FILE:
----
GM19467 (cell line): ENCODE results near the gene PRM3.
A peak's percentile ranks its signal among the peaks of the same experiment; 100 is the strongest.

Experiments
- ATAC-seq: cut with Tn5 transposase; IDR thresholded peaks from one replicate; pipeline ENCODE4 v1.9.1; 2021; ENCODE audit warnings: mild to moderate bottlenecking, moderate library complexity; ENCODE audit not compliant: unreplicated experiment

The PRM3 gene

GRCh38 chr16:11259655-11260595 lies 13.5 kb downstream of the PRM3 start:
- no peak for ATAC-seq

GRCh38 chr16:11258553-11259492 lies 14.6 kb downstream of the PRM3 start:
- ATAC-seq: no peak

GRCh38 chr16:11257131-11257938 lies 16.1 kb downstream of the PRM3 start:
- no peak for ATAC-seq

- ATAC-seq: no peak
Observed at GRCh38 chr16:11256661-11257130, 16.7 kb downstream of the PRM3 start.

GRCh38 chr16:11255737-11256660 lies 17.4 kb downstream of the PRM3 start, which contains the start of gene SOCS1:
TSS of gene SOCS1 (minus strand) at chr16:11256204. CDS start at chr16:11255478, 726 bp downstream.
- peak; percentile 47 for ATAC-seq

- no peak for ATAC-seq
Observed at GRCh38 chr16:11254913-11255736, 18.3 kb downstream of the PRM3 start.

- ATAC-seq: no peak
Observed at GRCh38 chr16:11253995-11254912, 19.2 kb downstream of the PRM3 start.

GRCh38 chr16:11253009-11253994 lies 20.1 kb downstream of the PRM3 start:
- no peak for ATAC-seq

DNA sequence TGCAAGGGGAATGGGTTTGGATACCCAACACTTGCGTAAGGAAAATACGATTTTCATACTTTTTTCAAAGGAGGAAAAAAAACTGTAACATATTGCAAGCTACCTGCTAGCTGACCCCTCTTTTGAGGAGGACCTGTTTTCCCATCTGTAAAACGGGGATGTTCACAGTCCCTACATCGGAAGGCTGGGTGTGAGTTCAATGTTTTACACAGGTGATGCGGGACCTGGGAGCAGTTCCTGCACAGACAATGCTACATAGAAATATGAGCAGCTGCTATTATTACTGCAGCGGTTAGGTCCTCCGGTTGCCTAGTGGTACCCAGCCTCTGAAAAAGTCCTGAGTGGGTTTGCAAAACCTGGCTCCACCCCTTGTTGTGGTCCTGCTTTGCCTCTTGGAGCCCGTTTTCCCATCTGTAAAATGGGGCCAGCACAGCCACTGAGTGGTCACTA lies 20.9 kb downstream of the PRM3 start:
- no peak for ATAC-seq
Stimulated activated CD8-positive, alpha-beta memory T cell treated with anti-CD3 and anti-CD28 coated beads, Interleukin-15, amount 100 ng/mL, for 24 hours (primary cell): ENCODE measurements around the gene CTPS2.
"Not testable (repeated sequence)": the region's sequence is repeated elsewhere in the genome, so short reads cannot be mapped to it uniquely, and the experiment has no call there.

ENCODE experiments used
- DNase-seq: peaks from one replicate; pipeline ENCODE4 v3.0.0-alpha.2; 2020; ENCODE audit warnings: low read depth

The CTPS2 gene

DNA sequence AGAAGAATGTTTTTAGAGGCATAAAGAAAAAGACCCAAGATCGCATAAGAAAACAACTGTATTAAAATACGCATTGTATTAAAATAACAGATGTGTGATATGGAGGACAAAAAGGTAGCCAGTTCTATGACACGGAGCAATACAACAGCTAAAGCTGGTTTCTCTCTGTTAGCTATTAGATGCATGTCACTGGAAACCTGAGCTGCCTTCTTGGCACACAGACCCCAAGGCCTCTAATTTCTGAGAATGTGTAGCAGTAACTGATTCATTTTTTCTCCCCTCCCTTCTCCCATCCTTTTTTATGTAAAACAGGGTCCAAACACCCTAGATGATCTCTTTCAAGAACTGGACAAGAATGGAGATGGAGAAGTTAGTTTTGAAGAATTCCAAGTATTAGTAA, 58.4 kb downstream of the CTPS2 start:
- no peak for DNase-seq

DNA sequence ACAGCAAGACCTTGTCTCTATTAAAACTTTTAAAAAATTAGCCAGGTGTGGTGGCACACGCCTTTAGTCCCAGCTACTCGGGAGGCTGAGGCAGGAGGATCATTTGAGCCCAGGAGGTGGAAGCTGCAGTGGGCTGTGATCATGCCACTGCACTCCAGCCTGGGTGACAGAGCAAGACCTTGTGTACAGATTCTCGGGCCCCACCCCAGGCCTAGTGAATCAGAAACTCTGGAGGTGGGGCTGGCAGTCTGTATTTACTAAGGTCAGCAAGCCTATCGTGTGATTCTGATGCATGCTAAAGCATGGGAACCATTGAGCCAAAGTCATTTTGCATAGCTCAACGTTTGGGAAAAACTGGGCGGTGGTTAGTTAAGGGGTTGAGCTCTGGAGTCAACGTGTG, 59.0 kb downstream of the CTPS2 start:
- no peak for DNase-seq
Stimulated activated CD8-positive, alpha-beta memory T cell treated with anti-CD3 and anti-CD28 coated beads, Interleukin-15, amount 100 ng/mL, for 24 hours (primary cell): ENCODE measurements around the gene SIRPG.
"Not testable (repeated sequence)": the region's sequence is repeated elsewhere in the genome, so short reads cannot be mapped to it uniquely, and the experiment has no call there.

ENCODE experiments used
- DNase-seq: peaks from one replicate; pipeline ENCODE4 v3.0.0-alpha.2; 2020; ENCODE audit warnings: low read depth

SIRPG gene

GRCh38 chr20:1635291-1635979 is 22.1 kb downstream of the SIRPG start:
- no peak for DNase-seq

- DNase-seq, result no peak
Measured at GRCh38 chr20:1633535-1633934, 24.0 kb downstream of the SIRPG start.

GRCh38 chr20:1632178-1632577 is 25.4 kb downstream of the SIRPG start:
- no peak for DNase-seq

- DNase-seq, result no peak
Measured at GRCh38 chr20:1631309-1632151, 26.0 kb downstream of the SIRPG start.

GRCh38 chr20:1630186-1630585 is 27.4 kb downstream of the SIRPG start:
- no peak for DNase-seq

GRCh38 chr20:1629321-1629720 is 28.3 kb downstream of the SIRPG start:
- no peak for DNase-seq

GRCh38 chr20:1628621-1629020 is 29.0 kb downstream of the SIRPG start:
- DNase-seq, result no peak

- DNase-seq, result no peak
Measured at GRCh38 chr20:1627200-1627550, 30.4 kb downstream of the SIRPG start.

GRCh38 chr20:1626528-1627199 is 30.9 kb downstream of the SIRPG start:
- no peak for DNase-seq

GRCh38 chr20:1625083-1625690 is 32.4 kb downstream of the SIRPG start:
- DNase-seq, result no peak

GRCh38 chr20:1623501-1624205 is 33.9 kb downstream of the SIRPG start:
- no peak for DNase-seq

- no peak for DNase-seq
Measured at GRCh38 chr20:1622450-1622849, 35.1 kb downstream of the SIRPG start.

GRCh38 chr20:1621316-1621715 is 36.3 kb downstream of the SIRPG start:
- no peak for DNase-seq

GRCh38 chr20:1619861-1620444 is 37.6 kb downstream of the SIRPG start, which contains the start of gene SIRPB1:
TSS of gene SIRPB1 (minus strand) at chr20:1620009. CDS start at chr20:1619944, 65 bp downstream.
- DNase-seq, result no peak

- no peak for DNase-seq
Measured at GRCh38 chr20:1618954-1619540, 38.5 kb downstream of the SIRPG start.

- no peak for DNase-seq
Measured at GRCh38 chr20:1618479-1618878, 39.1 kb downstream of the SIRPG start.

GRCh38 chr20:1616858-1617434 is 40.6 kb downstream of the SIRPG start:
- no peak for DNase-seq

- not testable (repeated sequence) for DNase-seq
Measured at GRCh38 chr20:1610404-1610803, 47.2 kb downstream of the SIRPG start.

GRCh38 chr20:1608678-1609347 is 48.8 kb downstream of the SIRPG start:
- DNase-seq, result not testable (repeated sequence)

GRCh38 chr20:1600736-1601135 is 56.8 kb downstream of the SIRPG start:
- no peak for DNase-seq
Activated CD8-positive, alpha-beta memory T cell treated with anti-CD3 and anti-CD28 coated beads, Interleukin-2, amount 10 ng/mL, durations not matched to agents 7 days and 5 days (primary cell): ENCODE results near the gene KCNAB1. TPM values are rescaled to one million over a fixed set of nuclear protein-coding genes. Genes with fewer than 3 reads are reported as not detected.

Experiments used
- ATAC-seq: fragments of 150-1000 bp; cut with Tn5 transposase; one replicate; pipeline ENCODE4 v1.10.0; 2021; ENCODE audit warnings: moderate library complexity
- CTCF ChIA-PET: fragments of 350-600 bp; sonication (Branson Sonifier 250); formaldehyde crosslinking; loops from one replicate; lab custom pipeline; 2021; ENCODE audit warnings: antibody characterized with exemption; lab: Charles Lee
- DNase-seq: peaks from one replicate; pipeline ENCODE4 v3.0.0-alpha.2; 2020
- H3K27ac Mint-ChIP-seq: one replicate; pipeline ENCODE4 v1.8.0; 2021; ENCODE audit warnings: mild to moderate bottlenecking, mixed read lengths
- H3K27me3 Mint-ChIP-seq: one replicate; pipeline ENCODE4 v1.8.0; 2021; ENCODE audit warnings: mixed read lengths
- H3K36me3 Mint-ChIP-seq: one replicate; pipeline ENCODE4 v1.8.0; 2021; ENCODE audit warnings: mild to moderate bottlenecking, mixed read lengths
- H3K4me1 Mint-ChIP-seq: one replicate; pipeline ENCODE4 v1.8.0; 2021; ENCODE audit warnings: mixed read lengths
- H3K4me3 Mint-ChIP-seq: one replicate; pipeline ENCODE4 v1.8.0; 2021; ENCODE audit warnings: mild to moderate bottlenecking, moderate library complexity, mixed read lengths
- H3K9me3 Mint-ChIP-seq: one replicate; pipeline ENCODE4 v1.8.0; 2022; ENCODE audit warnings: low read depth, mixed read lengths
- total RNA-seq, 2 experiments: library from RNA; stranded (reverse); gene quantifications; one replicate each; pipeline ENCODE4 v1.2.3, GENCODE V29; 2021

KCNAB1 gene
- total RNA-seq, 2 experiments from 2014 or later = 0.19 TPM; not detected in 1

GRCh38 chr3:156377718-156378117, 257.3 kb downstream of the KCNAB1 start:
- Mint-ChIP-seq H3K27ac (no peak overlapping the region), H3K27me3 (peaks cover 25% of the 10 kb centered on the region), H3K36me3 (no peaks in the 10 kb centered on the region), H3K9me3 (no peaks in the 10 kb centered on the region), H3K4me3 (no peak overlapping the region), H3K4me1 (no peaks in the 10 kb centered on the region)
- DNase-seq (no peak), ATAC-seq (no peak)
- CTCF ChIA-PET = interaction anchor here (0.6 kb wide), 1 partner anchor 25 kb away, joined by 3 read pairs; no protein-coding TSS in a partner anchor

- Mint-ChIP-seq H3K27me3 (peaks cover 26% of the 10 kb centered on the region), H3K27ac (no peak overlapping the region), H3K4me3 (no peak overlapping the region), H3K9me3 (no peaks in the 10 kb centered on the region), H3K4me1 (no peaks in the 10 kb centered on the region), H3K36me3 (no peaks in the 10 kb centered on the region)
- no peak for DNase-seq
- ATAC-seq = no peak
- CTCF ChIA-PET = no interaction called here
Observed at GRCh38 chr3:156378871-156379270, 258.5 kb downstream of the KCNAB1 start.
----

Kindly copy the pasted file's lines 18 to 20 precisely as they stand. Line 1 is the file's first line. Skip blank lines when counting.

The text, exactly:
Observed at GRCh38 chr16:11254913-11255736, 18.3 kb downstream of the PRM3 start.

- ATAC-seq: no peak
Observed at GRCh38 chr16:11253995-11254912, 19.2 kb downstream of the PRM3 start.